With less than one month to go until the end of the transitional period within which EU law continues to apply to the UK, Brexit trade negotiations continue to determine its future relationship with the EU. Despite this ongoing period of uncertainty amidst the backdrop of global economic strain caused by the Coronavirus outbreak, businesses must think ahead to assess the impact of Brexit on their current and future commercial contracts.

This blog will consider what Brexit means for existing commercial contracts and how Brexit will affect their interpretation, whether a contract can be terminated as a result of Brexit, and considerations when auditing current or negotiating new contracts.

What does Brexit mean for commercial contracts?

EU legislation with direct effect will remain in force in the UK, but on a different constitutional basis. At some point after the end of the transition period, each EU-inspired measure remaining in force as UK law will be reviewed as appropriate, and a decision taken as to whether to retain, modify or withdraw it.

Therefore, Brexit will have very limited impact on English contract law (which is largely derived from English common law), but it will likely have significant commercial ramifications which may affect the profitability of individual contracts, such as the imposition of tariffs, restrictions on the free movement of people or further changes in exchange rates. The wider impact may result in businesses suffering from financial difficulty and hardship. However, in the absence of express contract provisions, parties are unlikely to have any legal entitlement to relief.

How will Brexit affect contract interpretation?

Parties will largely be bound by the words of their contract, with very limited relief under common law for those who made a bad deal or are adversely affected by Brexit, as addressed below.

As discussed in our recent blog on Brexit and contracts, questions may be raised over the interpretation of contract provisions, for example whether references to “the EU” will continue to include the UK: it will depend whether the EU is defined as its member states “from time to time”. If so, this strongly indicates that the definition does not include the UK after Brexit. If the definition instead specifically names each country including the UK, then the UK should be covered, even post-Brexit. If the definition is not clear and simply refers to “the EU” – then the wider commercial background and commercial common sense becomes more relevant and will vary case by case.

Enforcing an English judgment in an EU Member State could also become more difficult as current arrangements fall away or the status of the UK thereunder changes.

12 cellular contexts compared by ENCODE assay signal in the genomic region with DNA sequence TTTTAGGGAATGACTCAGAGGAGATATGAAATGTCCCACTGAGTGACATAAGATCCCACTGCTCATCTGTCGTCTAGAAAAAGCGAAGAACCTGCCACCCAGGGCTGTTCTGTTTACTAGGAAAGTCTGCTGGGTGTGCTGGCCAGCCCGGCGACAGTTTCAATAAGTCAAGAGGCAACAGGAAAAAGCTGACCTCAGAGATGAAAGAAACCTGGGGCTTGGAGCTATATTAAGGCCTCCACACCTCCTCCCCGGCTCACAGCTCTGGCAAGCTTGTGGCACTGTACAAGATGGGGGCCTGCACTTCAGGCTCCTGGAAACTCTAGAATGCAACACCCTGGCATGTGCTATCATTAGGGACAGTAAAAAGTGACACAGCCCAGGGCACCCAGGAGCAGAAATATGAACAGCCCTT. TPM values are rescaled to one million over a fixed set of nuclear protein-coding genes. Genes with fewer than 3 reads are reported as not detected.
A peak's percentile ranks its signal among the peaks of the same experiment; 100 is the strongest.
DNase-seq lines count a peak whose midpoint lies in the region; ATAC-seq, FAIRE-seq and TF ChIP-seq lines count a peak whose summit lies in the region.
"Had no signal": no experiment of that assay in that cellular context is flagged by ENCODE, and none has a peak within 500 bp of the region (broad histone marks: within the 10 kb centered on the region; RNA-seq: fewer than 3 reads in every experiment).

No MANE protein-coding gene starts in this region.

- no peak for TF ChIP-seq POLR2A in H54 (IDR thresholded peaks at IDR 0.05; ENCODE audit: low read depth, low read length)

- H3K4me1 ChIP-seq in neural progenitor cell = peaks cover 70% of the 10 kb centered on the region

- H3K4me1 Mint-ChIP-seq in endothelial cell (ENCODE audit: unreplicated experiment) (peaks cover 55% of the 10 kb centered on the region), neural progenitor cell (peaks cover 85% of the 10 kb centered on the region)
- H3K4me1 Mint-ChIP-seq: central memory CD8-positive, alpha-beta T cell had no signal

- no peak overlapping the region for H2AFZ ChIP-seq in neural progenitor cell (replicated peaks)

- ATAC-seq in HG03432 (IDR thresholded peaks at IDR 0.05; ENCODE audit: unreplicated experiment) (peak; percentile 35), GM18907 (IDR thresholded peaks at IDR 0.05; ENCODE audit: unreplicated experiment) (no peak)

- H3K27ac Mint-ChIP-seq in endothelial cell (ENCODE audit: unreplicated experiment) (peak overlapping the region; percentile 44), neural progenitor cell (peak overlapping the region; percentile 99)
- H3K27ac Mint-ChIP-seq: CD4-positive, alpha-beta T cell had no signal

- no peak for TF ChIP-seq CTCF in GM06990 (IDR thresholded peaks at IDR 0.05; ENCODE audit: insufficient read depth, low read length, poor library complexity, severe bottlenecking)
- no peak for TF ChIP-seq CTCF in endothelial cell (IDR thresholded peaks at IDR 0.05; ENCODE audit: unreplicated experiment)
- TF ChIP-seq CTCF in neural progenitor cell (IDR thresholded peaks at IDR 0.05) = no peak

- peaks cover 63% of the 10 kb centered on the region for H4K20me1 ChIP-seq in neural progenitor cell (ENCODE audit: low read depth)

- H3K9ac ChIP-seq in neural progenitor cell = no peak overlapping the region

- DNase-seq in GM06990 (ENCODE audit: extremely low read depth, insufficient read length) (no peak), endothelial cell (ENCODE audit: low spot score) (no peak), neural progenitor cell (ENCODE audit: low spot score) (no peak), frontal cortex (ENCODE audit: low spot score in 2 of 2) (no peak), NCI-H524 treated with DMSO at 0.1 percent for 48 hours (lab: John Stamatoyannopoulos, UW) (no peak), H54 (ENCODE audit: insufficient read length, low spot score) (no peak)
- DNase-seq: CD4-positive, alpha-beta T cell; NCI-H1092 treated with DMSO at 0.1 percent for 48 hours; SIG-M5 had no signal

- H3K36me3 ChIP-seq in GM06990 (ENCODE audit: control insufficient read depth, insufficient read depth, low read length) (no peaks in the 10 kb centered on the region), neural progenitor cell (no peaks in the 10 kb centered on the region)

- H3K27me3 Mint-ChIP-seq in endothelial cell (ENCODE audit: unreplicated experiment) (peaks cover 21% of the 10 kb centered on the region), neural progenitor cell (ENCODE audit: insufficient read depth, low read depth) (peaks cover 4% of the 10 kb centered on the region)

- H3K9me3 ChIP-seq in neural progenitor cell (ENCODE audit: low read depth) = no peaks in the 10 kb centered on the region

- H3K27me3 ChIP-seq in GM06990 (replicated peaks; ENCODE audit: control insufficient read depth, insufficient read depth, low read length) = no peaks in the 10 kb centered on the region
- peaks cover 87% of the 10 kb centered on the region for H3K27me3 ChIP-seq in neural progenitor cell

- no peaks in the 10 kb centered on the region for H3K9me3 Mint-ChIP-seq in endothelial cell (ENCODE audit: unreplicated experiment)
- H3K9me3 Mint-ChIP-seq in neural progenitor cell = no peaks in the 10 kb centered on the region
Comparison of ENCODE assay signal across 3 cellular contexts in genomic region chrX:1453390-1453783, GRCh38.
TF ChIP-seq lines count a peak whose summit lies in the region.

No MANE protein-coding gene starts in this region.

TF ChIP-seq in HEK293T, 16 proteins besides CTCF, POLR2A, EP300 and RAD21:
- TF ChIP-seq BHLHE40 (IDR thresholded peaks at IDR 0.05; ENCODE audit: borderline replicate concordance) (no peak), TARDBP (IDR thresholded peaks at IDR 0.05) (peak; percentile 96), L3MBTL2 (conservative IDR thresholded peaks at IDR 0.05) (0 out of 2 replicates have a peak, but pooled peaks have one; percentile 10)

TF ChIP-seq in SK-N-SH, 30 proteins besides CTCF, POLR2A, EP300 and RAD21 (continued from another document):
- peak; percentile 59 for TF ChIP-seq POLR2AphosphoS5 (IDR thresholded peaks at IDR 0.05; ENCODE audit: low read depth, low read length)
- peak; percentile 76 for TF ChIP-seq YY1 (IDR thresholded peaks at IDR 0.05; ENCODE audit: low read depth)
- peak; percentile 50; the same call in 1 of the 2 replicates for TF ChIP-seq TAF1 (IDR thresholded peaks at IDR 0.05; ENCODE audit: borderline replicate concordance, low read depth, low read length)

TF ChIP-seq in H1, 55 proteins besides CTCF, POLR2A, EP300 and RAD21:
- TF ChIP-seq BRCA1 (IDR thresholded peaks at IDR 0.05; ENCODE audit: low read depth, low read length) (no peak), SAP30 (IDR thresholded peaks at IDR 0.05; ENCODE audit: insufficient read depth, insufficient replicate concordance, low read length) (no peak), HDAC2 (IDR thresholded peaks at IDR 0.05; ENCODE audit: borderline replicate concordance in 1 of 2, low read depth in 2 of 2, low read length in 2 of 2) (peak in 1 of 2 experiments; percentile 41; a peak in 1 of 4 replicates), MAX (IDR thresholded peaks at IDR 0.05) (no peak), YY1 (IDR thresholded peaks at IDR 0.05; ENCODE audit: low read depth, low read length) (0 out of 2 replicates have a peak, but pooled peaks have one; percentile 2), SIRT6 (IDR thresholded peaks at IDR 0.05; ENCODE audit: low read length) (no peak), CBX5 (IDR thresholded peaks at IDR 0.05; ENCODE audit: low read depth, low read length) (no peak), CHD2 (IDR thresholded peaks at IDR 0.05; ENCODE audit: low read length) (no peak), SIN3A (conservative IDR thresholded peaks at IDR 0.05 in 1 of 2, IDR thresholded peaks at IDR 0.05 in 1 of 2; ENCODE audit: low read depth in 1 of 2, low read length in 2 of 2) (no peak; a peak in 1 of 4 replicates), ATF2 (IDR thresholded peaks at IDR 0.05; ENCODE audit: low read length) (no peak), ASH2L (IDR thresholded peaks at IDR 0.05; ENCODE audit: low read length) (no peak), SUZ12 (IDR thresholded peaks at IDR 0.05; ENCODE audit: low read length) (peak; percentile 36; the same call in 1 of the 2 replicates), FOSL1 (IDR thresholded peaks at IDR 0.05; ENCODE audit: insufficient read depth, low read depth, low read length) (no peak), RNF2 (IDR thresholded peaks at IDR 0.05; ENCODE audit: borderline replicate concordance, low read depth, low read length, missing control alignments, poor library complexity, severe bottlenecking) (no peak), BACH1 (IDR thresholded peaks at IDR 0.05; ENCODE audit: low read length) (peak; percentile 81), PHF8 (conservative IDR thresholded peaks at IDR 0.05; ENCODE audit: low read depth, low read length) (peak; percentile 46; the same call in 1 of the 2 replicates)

Is Brexit a sufficient ground to terminate an existing contract?

It will depend on provisions of your existing contract and the facts of the specific case as to whether Brexit is a sufficient ground to terminate.

Looking ahead: what to consider when auditing current or negotiating new commercial contracts

Businesses need to consider how their contracts will be affected by the commercial and economic implications of Brexit. Although there is no one-size-fits-all approach while negotiations go on, each business should consider various factors such as location, regulatory environment, location of its customers and suppliers and composition of its workforce.

The options to manage contractual risk are likely to be unique to each contract. Some contracts contain a significant amount of flexibility, for example, they are terminable at short notice, or are purchase contracts with no volume commitments. Other contracts might contain long term commitments. Flexibility can be good or bad depending on your position but is an important factor when determining whether the contract should be left as is, amended or terminated.

It would be prudent to consider the following points when auditing current or negotiating new commercial contracts:

Summing up

In practical terms, we recommend most businesses should review their current contracts with third parties to assess the impact of Brexit on these commercial arrangements and should continue to “future-proof” their contracts against Brexit if that has not been done already.

If you would like to discuss this blog or any other commercial contract query, please contact a member of the Commercial team and we will be delighted to assist you.

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This update was co-authored by Lucy Andrews, Trainee Solicitor and Emily Sadler, Associate.